The Gibbs Principle states that TSEs are inherently endemic and non-eradicatable, with all species of mammals contracting prionic spongiform encephalopathies through germline mutation and sporadic processes at a rate of roughly one per million per year. More broadly, the Gibbs Principle asserts that basically all human genetic diseases have TSE counterparts in basically all vertebrates.
In other words, scrapie can never be eradicated from sheep by breeding, "BSE-free country" is oxymoronic, and TSE will always be endemic everywhere, with all species from chickens to sharks to humans endogenously at risk. The best that can be done is reduce dietary amplification, use of pooled products, and lateral transmission, to asymptotically approach the basal de novo mutational level, rather than attaining eradication. Whatever steps are taken, there will always be a non-zero expectation value for the basal level of infectious prion titre arising from new mutations within the curent generation.
The rate is based on the incidence of sporadic and familial CJD in humans, experience with other genes, and general precepts from modern molecular biology. Overall, the Gibbs Principle is on solid ground, though accurate experimental estimation of the rate component could take years. The mutational rate in mammals is given in standard texts (Creighton, Proteins, 1993 2nd ed. pg.111) as one per 100 million nucleotides per generation, thus about 60 per round of replication. In the US, where there are conveniently 100 million cows, this says (ignoring hot spots) that essentially every one of the 750 nucleotides in the prion gene sees a germline or neuronal stemline mutational change every year. Some of these, unfortunately, cause TSE in cattle by the Gibbs Principle
Now this disease does not typically emerge in humans until age 60 or so; the question arises of whether the Gibbs Principle is applicable to shorter-lived mammals. Note first that the rate in humans is under-reported because most cases may be lost within Alzheimer's and other dementias. Secondly, it seems likely that the process of infectivity titre and neural death begins many years before symptoms are explicitly recognized; as with prostate cancer, many more die with CJD than from it. Disease onset may also be calibrated by basal metabolism rate and higher body temperatures in smaller mammals, compensating for shorter lifespan.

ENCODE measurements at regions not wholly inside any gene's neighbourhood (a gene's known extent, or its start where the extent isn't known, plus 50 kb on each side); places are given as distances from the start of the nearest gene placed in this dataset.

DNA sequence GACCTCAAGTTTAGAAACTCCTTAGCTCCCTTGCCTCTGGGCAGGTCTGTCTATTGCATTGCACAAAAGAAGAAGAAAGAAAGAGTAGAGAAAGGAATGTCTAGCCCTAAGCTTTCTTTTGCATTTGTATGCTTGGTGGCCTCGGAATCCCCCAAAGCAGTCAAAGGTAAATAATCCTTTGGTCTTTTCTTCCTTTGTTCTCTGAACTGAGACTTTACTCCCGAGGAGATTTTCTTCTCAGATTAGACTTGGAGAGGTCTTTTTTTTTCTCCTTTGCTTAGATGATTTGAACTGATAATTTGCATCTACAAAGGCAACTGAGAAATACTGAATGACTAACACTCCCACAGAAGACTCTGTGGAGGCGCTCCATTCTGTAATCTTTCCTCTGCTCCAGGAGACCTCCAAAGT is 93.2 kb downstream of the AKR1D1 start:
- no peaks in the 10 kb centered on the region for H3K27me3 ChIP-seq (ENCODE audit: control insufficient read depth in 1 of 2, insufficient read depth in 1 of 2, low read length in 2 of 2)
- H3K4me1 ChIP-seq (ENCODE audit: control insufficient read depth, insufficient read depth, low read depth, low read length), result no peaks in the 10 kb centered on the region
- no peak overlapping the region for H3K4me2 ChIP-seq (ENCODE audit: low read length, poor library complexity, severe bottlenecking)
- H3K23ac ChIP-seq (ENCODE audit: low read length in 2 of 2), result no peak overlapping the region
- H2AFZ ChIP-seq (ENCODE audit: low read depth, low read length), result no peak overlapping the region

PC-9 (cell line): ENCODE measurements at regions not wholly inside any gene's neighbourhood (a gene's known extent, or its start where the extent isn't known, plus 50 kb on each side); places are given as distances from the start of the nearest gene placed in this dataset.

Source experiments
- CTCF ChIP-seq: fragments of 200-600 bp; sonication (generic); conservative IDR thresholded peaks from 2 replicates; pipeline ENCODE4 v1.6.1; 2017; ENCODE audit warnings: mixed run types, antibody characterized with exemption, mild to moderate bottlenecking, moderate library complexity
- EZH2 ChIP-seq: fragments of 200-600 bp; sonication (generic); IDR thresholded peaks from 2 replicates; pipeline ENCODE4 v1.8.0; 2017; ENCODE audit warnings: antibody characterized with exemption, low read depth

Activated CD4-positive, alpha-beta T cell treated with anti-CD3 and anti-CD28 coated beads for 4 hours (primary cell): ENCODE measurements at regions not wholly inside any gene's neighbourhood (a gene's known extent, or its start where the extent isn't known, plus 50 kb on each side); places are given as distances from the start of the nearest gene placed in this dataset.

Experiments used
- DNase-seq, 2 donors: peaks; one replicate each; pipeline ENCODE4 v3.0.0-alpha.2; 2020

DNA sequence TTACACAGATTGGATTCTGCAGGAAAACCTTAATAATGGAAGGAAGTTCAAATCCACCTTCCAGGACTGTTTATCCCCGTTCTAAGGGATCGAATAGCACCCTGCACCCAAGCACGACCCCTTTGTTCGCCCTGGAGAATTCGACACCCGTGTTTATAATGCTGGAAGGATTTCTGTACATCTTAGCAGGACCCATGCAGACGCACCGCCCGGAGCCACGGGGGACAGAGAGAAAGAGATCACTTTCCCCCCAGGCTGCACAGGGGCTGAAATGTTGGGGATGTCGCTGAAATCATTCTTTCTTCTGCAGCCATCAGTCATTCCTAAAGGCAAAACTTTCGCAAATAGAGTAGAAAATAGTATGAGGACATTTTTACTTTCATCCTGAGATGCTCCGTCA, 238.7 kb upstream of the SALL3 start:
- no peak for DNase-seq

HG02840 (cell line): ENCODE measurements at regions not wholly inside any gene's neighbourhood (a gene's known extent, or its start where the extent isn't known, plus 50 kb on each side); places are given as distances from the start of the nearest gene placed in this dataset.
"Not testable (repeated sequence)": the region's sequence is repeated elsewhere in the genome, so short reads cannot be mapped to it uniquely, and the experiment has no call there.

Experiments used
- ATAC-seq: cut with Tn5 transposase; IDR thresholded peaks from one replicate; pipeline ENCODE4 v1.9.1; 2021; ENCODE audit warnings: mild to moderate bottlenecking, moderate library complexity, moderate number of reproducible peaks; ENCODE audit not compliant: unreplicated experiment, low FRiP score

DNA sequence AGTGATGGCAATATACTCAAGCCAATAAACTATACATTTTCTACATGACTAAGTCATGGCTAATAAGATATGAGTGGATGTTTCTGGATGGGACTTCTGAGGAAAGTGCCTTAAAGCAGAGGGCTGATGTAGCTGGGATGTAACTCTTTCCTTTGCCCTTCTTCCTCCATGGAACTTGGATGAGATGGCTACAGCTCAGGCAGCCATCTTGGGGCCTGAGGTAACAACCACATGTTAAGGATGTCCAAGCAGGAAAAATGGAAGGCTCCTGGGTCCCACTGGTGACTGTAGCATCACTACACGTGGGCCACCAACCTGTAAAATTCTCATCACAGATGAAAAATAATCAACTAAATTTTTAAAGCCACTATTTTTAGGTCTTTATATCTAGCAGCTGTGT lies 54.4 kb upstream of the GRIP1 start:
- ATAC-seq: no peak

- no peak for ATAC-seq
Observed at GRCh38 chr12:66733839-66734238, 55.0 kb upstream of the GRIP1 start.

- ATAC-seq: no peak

To what extent does transmissability recapitulates phylogeny? This notion seems imperfect experilmentally in two respects: adjacency and reciprocity. That is, transmission between two closely related species can be less efficient than to a more distant species, and efficiency from species A to species B need not be the same as from B to A (eg, mouse and hamster) In other words, the species barrier matrix is neither off-diagonally sparse nor symmetric, except perhaps in an overall statistical sense. In short, the species barrier is hard to predict.
Just as genes are organized into superfamilies by homology, so too are human genetic disorders ordered by paralogy. In other words, we might speak of paralogous anaemias associated with mutations in prothrombin and clotting facter X, or paralogous alpha and beta hemoglobinopathies, etc. The point of organizing disorders this way is to predict from the well-studied case that similar mechanistic opportunities may exist for disease in the paralogue case. Here we wish to bootstrap off our knowledge of mainstem prion disease.
For prion disease, the suite of paralogous diseases is predicted to include those arising from same normal to rogue conformational shift. This is because the 3d properties of proteins are 'the last thing to go' in evolutionary divergence, long after the original primary sequence appears as single copy in hybridization. If other proteins do exist with prionic properties, the paralogues are the first place to look for them.
In order to validate and broaden the idea of prionic diseases, there is interest in finding other diseases of this type in humans. A rational way to do this is as follows: push back the prion gene to the early vertebrates and beyond, until such time that the gene doubling is found that originally gave rise to the prion lineage. This requires determining prion homologues in ostriches, turtles, xenopus, zebrafish, dogfish, lamphries, amphioxus, tunicates, echinoderms, etc., until a gene divergence is found. There could be complications from gene fusion, unequal crossing over and the like, but we are 'certain' that the prion gene is not sui generis. Chicken 'prion' may be such a protein already.
Having found the paralogue, we then push it forward back to humans, using degenerate probe from the lower organism (or look in GenBank, etc.). In the best case scenario, the paralogue gene is known in humans with various disease states already assigned to it, but the local experts have not yet tested them for transmissibility, etc.